On Sunday, he is scheduled to meet Bharatiya Tribal Party chief Chotu Vasava at his residence. He will also attend the Adivasi Sankalp Maha Sammelan, before returning to Delhi via Vadodara.
For all practical purposes, Kejriwal is aggressively moving in, to the areas which are showing any sign of disaffection towards the ruling dispensation in Gujarat to consolidate his support base in the state.
While the strategy makes political sense, Congress leaders here say AAP’s entry would only benefit the BJP and, in fact, they see it as a ploy by the state’s ruling party to split votes that could otherwise go to Congress.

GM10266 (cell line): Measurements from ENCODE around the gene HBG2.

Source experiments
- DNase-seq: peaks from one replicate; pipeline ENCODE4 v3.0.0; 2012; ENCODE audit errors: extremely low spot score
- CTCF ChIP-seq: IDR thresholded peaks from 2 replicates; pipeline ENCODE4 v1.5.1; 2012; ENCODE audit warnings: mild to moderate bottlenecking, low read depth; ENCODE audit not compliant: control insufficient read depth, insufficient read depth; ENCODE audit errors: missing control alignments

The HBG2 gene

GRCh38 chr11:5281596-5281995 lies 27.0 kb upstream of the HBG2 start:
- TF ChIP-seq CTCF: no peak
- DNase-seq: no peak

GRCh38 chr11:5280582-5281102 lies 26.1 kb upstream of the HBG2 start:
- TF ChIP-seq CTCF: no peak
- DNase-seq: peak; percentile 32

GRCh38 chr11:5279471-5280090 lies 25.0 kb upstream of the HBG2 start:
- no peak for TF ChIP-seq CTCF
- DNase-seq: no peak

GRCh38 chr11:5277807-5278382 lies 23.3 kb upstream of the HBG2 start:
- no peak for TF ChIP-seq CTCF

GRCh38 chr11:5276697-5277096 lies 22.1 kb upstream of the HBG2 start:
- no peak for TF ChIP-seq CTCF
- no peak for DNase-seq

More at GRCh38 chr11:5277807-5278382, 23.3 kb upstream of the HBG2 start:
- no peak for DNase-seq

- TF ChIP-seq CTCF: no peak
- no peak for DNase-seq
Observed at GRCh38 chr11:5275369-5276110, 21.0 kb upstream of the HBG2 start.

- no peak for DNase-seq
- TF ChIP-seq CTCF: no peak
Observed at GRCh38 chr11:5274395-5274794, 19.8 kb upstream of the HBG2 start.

“Make no mistake, the AAP is being pressed into service in Gujarat to take off the steam of disenchantment that has set across certain sections of the society after more than 25 years of BJP rule,” said Paresh Dhanani, a former leader of opposition. “If you take a closer look, you’ll see that back in 2007, Gujarat saw the Sardar Patel Utkasrh Samiti, by 2009 Mahagujarat Janata Party, the Gujarat Parivartan Party in 2012, all mushroomed around elections in the state to allow the disenchanted Patidar community to vent their ire without any tangible political impact,” Dhanani added.
“Come 2017, no such body could be floated and the result was there for all to see. The BJP juggernaut was reduced to double digits,” he added.
“So this year we have the AAP stepping into the Gujarat polity to ensure that the angry votes don’t go to the Congress, eventually paving way for the BJP,” Dhanani added.